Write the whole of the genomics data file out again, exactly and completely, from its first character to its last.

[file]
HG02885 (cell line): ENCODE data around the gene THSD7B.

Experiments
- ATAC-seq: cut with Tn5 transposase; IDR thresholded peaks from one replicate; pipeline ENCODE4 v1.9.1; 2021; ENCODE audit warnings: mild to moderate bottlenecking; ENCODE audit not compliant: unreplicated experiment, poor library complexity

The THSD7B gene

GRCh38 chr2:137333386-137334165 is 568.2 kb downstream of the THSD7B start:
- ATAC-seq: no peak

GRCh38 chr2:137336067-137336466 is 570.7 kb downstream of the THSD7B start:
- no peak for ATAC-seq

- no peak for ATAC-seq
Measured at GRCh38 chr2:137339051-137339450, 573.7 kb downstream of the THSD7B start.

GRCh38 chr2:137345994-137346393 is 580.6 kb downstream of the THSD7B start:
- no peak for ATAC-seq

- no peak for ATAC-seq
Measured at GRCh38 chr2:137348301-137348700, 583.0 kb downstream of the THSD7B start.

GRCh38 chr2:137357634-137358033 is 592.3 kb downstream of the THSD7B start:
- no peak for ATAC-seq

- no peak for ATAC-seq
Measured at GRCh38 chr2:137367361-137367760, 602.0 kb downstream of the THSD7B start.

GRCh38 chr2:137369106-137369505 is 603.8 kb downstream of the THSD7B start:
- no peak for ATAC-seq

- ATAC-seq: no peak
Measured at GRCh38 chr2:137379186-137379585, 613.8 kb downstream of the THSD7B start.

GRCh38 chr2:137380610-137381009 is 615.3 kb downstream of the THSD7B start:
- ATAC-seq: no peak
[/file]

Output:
HG02885 (cell line): ENCODE data around the gene THSD7B.

Experiments
- ATAC-seq: cut with Tn5 transposase; IDR thresholded peaks from one replicate; pipeline ENCODE4 v1.9.1; 2021; ENCODE audit warnings: mild to moderate bottlenecking; ENCODE audit not compliant: unreplicated experiment, poor library complexity

The THSD7B gene

GRCh38 chr2:137333386-137334165 is 568.2 kb downstream of the THSD7B start:
- ATAC-seq: no peak

GRCh38 chr2:137336067-137336466 is 570.7 kb downstream of the THSD7B start:
- no peak for ATAC-seq

- no peak for ATAC-seq
Measured at GRCh38 chr2:137339051-137339450, 573.7 kb downstream of the THSD7B start.

GRCh38 chr2:137345994-137346393 is 580.6 kb downstream of the THSD7B start:
- no peak for ATAC-seq

- no peak for ATAC-seq
Measured at GRCh38 chr2:137348301-137348700, 583.0 kb downstream of the THSD7B start.

GRCh38 chr2:137357634-137358033 is 592.3 kb downstream of the THSD7B start:
- no peak for ATAC-seq

- no peak for ATAC-seq
Measured at GRCh38 chr2:137367361-137367760, 602.0 kb downstream of the THSD7B start.

GRCh38 chr2:137369106-137369505 is 603.8 kb downstream of the THSD7B start:
- no peak for ATAC-seq

- ATAC-seq: no peak
Measured at GRCh38 chr2:137379186-137379585, 613.8 kb downstream of the THSD7B start.

GRCh38 chr2:137380610-137381009 is 615.3 kb downstream of the THSD7B start:
- ATAC-seq: no peak